Throughout life organisms are challenged with various physiological and psychological stressors, and the ability to handle these stressors can have profound effects on the overall health of the organism. In mammals, the effects of stressors on the aging process and age-related diseases are complex, involving the nervous, endocrine and immune systems. Certain types of mild stress, such as caloric restriction, may extend lifespan and reduce the risk of diseases, whereas some types of psychosocial stress are clearly detrimental. We now have a basic understanding of the brain regions involved in stress responses, their neuroanatomical connections with neuroendocrine pathways, and the neuropeptides and hormones involved in controlling responses of different organ systems to stress. Not surprisingly, brain regions involved in learning and memory and emotion play prominent roles in stress responses, and monoaminergic and glutamatergic synapses play particularly important roles in transducing stressful sensory inputs into neuroendocrine responses. Among the neuropeptides involved in stress responses, corticotropin-releasing hormone appears to be a pivotal regulator of fear and anxiety responses. This neuropeptide is responsible for activation of the hypothalamic-pituitary-adrenal (HPA) axis, which is critical for mobilizing energy reserves and immune responses, and improper regulation of the HPA axis mediates many of the adverse effects of chronic physical and psychosocial stress. In the brain, for instance, stress may contribute to disease processes by causing imbalances in cellular energy metabolism and ion homeostasis, and by inhibiting neuroprotective signaling pathways. There is considerable evidence that normal aging impacts upon neuroendocrine stress responses, and studies of the molecular and cellular mechanisms underlying the pathogenic actions of mutations that cause age-related neurological disorders, such as Alzheimer's disease, are revealing novel insight into the involvement of perturbed neuroendocrine stress responses in these disorders.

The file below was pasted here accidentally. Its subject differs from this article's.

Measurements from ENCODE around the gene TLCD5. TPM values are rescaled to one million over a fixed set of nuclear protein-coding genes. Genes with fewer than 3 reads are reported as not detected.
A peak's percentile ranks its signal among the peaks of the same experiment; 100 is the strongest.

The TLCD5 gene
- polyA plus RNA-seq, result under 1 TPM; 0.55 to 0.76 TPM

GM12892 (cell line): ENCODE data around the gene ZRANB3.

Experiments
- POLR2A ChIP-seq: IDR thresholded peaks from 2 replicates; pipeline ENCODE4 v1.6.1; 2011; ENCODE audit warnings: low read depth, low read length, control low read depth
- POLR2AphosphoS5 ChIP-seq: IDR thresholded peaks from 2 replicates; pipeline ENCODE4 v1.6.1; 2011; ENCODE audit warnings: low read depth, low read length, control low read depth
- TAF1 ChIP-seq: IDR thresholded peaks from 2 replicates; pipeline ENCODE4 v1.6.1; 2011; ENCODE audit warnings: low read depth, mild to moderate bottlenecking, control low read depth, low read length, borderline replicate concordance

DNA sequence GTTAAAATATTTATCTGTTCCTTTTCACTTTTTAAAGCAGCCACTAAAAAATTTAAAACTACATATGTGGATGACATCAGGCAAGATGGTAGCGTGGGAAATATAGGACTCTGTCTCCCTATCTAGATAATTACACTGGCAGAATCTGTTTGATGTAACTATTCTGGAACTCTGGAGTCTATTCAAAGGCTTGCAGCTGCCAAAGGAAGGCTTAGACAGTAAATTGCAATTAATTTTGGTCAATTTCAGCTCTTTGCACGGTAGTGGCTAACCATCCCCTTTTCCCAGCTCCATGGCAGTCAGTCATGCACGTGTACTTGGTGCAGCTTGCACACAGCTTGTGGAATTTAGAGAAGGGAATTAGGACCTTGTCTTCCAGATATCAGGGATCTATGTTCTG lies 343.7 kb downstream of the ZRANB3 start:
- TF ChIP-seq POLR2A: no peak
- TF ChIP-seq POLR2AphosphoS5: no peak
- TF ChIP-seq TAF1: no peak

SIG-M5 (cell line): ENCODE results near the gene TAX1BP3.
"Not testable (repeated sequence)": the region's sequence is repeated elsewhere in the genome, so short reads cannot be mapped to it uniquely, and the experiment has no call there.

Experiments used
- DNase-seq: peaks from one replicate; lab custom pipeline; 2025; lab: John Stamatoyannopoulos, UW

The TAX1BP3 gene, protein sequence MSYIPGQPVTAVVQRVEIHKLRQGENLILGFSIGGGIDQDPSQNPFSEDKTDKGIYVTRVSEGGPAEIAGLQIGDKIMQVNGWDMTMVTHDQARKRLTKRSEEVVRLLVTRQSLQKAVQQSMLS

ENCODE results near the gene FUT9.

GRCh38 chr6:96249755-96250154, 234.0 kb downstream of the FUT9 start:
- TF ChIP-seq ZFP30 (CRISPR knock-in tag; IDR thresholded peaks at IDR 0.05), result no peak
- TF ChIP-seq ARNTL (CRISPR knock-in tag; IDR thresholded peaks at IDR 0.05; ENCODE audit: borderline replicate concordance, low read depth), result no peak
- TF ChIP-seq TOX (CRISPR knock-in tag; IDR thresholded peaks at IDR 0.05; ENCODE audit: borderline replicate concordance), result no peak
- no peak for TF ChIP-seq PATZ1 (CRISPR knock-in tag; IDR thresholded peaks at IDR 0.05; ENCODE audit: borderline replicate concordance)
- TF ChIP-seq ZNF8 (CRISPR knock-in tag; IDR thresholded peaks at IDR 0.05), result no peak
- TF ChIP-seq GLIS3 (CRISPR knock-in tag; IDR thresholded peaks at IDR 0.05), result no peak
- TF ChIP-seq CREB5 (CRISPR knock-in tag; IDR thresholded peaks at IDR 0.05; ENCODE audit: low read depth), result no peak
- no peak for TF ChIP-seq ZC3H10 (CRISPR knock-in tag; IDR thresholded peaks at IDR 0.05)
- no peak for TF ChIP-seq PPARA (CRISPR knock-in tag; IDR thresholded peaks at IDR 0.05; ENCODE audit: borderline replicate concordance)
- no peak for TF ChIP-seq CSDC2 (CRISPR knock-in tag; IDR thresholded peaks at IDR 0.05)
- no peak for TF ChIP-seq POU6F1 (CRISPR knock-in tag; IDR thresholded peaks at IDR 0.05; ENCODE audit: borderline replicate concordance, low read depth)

- Alzheimer's disease
- Hypothalamic-pituitary-adrenal axis
- Neuroendocrine stress responses
ASJC Scopus subject areas
- Developmental Biology
- Developmental Neuroscience